Plant volatiles were used as olfactory stimuli (terpenoids and C6 fatty acid derivatives or 'green odours', Visser & Avé, 1978). These were chosen in part on the basis of the results from a dynamic headspace analysis (Cole, 1980) of Euonymus europaeus , the host of Y. cagnagellus . Silk extracts and salt solutions were employed as gustatory stimuli. Evidence was found for the existence of two groups of olfactory receptor cells, sensitive to (E)-2-hexenal and hexanal (aldehydes) or to (Z)-3-hexen-1-ol and 1-hexanol (alcohols). Receptors responsive to the silk extracts (and probably to the trail pheromone) were also identified. These cells do not show the degree of specificity typical of cells specialized for lepidopteran sex pheromones but, rather, resemble the generally more broadly tuned receptors for food components.
The results from this and the preceding chapters strongly suggest the existence of a chemical trail marker in Y. cagnagellus , secreted with the silk and detected by contact-chemosensory neurons housed in the maxillary palps.
Oecological and evolutionary aspects
Chapter 6 addresses the the oecological and evolutionary relevance of such a signal. In eusocial insects as well as in Malacosoma , trail pheromones are often used to recruit siblings to high quality feeding sites (Peterson, 1988). In Y. cagnagellus this does not happen, but field observations have shown that a groups of caterpillars moves its silken nest over considerable distance, on average four times during development. The trail marker could help to maintain gregariousness during these migrations. Thus, it is of interest to ask whether gregariousness is advantageous. While many authors have discussed the benefits of larval aggregation (e.g. Tsubaki, 1981; Fitzgerald & Peterson, 1988; Weaver, 1988), gregariousness may also be associated with distinct disadvantages, for instance those arising from competition for food (Charnov et al., 1976). In chapter 6 a simple evolutionary model is presented to analyze the influence of these conflicting parameters on the evolutionary stability of gregarious behaviour. One result from this study is that it would be informative to classify larval behaviour in terms of the time of which larvae switch from gregariousness to solitary food searching.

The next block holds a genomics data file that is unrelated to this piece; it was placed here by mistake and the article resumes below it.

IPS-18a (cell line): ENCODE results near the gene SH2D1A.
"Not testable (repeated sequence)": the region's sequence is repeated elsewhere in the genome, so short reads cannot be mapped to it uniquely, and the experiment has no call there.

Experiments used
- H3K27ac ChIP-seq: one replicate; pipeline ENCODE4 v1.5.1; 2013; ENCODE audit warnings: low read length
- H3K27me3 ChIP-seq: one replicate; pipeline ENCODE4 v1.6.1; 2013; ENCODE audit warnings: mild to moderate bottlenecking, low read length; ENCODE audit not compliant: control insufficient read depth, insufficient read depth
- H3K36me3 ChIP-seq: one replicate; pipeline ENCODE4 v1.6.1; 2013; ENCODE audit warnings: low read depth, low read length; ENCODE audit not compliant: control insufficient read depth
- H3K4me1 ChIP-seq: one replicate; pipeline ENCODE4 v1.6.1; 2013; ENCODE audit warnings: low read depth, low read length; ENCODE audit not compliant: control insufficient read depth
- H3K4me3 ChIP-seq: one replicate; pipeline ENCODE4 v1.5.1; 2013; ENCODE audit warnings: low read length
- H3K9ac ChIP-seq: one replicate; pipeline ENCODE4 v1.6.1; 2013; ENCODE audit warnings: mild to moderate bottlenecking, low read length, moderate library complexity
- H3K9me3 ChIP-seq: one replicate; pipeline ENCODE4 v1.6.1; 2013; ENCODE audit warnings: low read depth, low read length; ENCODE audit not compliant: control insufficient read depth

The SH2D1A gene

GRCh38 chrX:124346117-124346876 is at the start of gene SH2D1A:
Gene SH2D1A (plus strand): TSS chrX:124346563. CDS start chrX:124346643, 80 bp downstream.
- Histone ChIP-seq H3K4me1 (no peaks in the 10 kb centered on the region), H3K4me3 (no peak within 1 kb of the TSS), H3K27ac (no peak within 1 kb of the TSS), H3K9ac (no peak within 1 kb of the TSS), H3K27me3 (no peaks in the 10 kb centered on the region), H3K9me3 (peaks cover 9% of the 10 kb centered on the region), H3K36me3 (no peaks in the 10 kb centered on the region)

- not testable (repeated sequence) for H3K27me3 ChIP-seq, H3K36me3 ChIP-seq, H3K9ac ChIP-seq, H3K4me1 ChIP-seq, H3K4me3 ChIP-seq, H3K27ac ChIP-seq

|The sensory basis of train following in some lepidopterous larvae: contact chemoreception.
Roessingh, P. ; Peterson, S.C. ; Fitzgerald, T.D. - \ 1988
Physiological Entomology 13 (1988). - ISSN 0307-6962 - p. 219 - 224.
|Trail pheromones in Yponomeuta spp.
Roessingh, P. - \ 1987
In: Abstract 4th Ann. Meeting Int. Soc. Chemical Ecology, Hull (U.K.) (1987)
|Behaviour and abnormal damage in individual veal calves.
Wiepkema, P.R. ; Hellemond, K.K. van; Roessingh, P. ; Romberg, H. - \ 1987
In: Proc. SVE Meeting. Appl. Anim. Behav. Sci. 17 - p. 373 - 373.
|AAG Bijdragen 25
Roessingh, H.K. - \ 1985
Wageningen : Vakgroep Agrarische Geschiedenis
De economische ontwikkeling van de Nederlandse landbouw in de negentiende eeuw, 1800 - 1914
Zanden, J.L. van - \ 1985
Landbouwhogeschool Wageningen. Promotor(en): A.M. van der Woude; H.K. Roessingh. - Wageningen : LH - ISBN 9789061944942 - 461
landbouw - economische sectoren - agrarische bedrijfsvoering - geschiedenis - nederland - landbouw als bedrijfstak - agrarische geschiedenis - cum laude - agriculture - economic sectors - farm management - history - netherlands - agriculture as branch of economy - agricultural history
The development of agricultural production and productivity is measured and explained with reference to the theories of 'modern economic growth' caused by specialization and technical change (S. Kuznets), and of 'traditional economic growth' induced by population growth (E. Boserup). In the first half of the century a process of 'traditional economic growth' took place; after 1850 this was gradually replaced by a process of 'modern economic growth'. The forces behind this transition are analysed. Special attention is paid to the eastern Netherlands, where a kind of 'peasant economy' was transformed into a modern, market oriented agriculture, a process which had been rather neglected in Dutch historiography. The relation between the modernization of the agricultural sector and changes in the social structure of the countryside is analysed, showing that after 1880 there was a connection between rapid economic growth and an increase in equality.
|AAG Bijdragen 24
Roessingh, H.K. - \ 1984
Wageningen : Vakgroep Agrarische Geschiedenis
|Landbouw in de Noordelijke Nederlanden 1650-1815
Roessingh, H.K. - \ 1979
In: Algemene Geschiedenis der Nederlanden, dl 8
|De veetelling van 1526 in het kwartier van Veluwe
Roessingh, H.K. - \ 1979
AAG Bijdragen 22 (1979). - ISSN 0511-0726 - p. 3 - 57.
|Tobacco growing in Holland in the seventeenth and eighteenth centuries: a case study of the innovation spirit of Dutch peasants
Roessingh, H.K. - \ 1979
Acta Historiae Neerlandicae (The Low Countries Yearbook) 11 (1979). - ISSN 0065-129X - p. 18 - 54.
|Het Veluwse kerkvolk geteld; de uitkomsten van de godsdiensttelling van 1809 in sociaal-historisch perspectief
Roessingh, H.K. - \ 1978
Zutphen : Walburg Pers - ISBN 9789060114643 - 48 p.
|Amsterdam en de tabaksteelt in Nederland
Roessingh, H.K. - \ 1978
Spiegel Historiael 13 (1978). - ISSN 0038-7487 - p. 73 - 79.